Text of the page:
Only recently did I come to see that Hamilton and his Federalists got many of the big calls right. They were right that America could be much more than an agrarian economy. They were right that the French Revolution was not, as Jefferson thought, an imitation of their own, but an altogether uglier creature. They were right, above all, to see that an alliance between the United States and Britain would benefit both, and laid the foundations for a relationship which has done more than any other to spread freedom and happiness across the continents.
A handful of Burkean Americans – notably Myron Ebell and Roger Kimball – helped me on my journey away from unmoderated Jeffersonianism. So did the man who popularised the word “Anglosphere”, the American writer James C Bennett. Still, Burkeans have always been a small minority within the generally radical American Right – for reasons superbly adumbrated by John Micklethwait and Adrian Woolridge in The Right Nation. Hamilton, adroit advocate that he was, has lacked advocates of his own. Until now.
Hamilton created a functioning government almost from scratch. While others sloganised, he built an elegant financial system, a post office, a coast guard and the basic institutions of what he saw as being a minimal but efficient state. As Bennett puts it:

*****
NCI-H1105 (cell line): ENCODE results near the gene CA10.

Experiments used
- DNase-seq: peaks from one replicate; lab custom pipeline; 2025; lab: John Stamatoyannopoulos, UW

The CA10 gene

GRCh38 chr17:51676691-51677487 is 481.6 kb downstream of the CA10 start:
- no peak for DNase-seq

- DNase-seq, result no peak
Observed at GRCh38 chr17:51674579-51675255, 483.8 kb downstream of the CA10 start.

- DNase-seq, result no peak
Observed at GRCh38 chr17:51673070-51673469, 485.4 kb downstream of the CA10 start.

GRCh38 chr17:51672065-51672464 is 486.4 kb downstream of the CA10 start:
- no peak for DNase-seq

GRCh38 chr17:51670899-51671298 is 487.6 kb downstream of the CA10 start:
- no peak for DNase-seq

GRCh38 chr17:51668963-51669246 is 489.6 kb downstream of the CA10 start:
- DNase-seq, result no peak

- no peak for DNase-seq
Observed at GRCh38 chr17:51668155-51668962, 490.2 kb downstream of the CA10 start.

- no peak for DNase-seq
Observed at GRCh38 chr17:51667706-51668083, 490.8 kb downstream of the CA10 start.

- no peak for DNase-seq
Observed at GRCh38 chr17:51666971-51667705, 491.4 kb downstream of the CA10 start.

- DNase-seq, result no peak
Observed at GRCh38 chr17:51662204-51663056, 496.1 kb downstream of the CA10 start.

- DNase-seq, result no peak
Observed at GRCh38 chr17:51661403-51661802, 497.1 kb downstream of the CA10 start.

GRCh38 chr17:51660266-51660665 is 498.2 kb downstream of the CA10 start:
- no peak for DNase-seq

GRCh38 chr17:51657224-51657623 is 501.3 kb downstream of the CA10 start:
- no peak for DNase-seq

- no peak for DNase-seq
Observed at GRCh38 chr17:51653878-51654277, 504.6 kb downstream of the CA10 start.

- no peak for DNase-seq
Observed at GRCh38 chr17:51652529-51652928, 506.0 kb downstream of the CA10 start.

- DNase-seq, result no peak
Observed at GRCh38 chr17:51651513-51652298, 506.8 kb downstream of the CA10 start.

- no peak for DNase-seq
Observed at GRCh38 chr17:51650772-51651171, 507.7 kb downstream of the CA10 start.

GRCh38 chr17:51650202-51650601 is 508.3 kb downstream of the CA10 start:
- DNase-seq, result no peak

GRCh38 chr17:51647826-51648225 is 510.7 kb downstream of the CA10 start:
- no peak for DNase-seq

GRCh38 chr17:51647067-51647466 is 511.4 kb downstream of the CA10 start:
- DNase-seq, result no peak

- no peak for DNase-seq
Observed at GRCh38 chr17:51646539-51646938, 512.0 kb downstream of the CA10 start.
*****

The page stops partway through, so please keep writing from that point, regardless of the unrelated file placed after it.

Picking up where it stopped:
“Hamilton was one of the first Americans, and the first anywhere, properly to understand the ‘Anglosphere toolkit’ — the mix of sound money, chartered banks, exchanges, large unobstructed internal markets, well-funded internal transport improvements and an adequately-sized fleet, encouragement (but not control) of science, clearly-defined and relatively low revenue tariff structures, a fair, unbiased justice system treating nationals and foreigners equally, and a well-controlled national debt with good national credit and an abhorrence of repudiation.”
Though the Jeffersonians had the better lines, the Hamiltonians often had the better policies. They may have favoured a strong executive by the standard of their age; but they would recoil with horror at the powers wielded by the federal government today. They understood that there was nothing artificial about what we would now call the services sector. They knew in their bones that America had a special destiny.
The musical doesn’t simply redress the balance. Its final number – “Who tells your story” – is about the randomness of reputation. It reminds us of a point that is often missed, even by professional historians: that nothing so distorts our understanding of an era as stirring prose. Jefferson will always have that; but now, more than two centuries on, Hamilton has the stirring verses.
What’s that? You expected something more contemporary? Something about the election? Oh, I’ll have plenty to say about British politics over the next six weeks. But we shouldn’t always let the immediate displace the important. Why, after all, is our party seeking re-election if not to make Britain an even better place to live? The principles on which we seek to govern – impartial justice, secure property, limited government – are old ones, at least in the language in which you are reading these words. We should never tire of telling their story.